He congratulated me on my incredible find. In January 1998, he had authenticated the medal and award booklet. When I got back home, I ordered a document search through him which was successful.
On February 6, 2001, I decided to write a letter to the Hero from an old address found on a copy of his military records. I was hoping to make the medal "talk" and write an article for this website. But I did not initially disclose that I had the medal and award booklet. I enclosed a copy of hi
s
Young Hero Umurdinov
The portrait of Umurdinov which Henry Sakaida found among a stack of Hero photos at a Las Vegas Militaria Show.
military record, a short letter in English, and pasted a small photograph of the Hero on the back of the envelope. I mailed the letter and promptly forgot about it, never expecting a reply. A month later, a large envelope arrived in my mailbox. It was from Uzbekistan! My letter had gotten through. It contained two photographs. The letter, written by Mr. Rakhmatzon Umurdinov, began:

"Dear Mr. Sakaida,
In the first lines of my letter, I am going to tell you that we were much surprised on receiving your letter! We had never imagined that we would once correspond with a citizen of America. Upon reading your letter we were very pleased that you were interested in our father and wanted to write a story about him. We are very grateful to you and we will tell you about our father's postwar activity with pleasure…"


After I wrote my article about Mookhudin Umurdinov, I sent a copy to the Umurdinov family. I was unsure about their reaction, so I wrote that a "friend" owned the medal. It was then that they learned about the existence of their father's medal here in the US. More exchanges of letters followed and with each letter, I learned more about the family and their way of life. Then at the end of March 2002, I received a request from the family. I spent several hours trying to translate the letter with a Russian/English dictionary. In his letter, Mr. Umurdinov explained the importance of his father's medal to their own family history and for his children. And he made a proposal to buy the medal back!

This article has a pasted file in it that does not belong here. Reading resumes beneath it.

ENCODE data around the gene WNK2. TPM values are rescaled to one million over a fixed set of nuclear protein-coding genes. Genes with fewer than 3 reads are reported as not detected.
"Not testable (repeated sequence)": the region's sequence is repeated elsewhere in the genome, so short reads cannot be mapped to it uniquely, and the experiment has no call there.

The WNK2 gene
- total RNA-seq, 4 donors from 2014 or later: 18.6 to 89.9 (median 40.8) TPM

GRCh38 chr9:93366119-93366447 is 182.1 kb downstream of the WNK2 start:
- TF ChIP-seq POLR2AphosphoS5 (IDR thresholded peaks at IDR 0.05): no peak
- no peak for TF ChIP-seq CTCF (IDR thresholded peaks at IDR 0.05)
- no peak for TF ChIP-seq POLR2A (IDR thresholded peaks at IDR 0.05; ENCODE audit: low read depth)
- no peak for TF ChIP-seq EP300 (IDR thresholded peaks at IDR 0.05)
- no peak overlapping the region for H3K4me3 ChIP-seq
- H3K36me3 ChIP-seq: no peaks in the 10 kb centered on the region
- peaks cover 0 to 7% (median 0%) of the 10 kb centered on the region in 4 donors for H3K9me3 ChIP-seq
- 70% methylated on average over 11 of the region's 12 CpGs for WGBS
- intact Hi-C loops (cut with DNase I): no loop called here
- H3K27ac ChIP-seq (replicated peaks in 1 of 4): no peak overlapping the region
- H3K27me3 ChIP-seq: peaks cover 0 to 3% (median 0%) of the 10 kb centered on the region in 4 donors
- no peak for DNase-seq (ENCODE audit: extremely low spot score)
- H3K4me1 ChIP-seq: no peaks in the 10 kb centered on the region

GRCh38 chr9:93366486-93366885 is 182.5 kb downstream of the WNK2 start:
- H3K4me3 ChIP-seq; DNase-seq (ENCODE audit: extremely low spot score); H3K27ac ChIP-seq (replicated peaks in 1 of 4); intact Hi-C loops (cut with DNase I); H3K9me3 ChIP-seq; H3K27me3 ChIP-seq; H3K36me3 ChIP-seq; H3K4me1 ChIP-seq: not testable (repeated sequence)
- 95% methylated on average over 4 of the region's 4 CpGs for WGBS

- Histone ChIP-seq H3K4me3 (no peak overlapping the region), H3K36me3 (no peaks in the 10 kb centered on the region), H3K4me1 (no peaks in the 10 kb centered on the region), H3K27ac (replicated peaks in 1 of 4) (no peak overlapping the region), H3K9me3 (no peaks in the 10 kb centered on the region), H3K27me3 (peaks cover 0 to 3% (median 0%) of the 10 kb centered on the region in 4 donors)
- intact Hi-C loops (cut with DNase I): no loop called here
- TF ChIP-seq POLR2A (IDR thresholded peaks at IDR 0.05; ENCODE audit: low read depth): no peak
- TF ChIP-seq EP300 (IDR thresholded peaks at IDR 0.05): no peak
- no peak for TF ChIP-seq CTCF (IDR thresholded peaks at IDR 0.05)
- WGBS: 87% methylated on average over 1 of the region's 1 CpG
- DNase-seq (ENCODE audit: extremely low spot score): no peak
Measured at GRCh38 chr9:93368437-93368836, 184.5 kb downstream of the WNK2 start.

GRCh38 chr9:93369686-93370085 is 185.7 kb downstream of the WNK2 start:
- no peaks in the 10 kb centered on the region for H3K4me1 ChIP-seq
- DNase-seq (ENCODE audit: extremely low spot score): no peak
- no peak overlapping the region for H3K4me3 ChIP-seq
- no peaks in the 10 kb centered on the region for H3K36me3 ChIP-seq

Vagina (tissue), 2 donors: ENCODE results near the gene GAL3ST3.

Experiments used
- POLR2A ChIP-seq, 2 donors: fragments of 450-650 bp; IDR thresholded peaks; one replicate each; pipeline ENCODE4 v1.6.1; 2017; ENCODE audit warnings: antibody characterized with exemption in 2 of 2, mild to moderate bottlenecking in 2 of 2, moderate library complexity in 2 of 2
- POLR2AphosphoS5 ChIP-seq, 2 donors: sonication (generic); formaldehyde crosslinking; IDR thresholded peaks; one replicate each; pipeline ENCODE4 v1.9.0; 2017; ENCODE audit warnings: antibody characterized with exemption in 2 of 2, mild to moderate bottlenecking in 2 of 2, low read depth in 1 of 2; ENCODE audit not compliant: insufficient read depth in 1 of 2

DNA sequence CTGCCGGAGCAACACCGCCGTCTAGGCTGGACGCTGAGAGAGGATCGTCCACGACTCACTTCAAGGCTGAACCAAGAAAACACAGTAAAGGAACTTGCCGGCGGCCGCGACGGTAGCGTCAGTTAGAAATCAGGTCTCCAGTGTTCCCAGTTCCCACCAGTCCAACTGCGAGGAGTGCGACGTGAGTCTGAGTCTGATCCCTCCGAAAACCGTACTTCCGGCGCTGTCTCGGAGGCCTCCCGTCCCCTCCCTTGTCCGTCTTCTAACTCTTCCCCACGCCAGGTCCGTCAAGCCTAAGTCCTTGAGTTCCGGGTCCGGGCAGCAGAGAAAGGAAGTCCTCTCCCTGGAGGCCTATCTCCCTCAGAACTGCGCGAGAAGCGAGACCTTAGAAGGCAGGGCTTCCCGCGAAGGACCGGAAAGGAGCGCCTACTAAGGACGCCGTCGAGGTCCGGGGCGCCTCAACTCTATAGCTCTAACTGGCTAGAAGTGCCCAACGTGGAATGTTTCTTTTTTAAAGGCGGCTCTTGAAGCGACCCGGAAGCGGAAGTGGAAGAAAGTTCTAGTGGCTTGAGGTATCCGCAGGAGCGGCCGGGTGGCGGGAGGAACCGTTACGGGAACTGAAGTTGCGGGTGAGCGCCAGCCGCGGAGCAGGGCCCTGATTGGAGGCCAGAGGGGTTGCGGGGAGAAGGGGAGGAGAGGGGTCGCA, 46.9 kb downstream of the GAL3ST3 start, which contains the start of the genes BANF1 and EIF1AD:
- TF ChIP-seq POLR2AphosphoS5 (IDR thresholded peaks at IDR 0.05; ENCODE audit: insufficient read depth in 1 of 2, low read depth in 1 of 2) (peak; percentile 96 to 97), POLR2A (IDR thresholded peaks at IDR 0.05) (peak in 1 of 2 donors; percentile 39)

That night, I went to bed very tired. But at 2:45am, I woke up after having a dream about the Hero, Mookhudin Umurdinov! He spoke to me in a friendly way, but I could not understand him. What a powerful omen! It was then that I decided that the medal was going home.
"Thank you for your letter," I responded to Mr. Rakhmatzon Umurdinov. "But the medal is not for sale. It can never be sold ever. This medal does not belong to me. It has never belonged to me. The medal belongs to your father. So, your offer to buy the medal is respectfully declined. I have a better proposal. It would be a great honor for me to return your father's medal and booklet at no cost to you…"
Mr. Umurdinov responded with:

"Today, when I returned home from my work, I saw your letter and it made me happy! Reading it gave me joy that cannot render in words. One has to feel it. I felt as if it were not the letter in my hand but the medal of my father. If you were in my place, you would understand my state. After I came to know the loss of the medal, I could not find any excuse for myself…I did not have any idea that the medal was lost, while people in America could buy and possess that keepsake…" (continued)
PREVIOUS
2nd page of 3
NEXT      
Copyright 2003 Henry Sakaida. Click ->here<- for the Terms of Use Policy applicable to this site.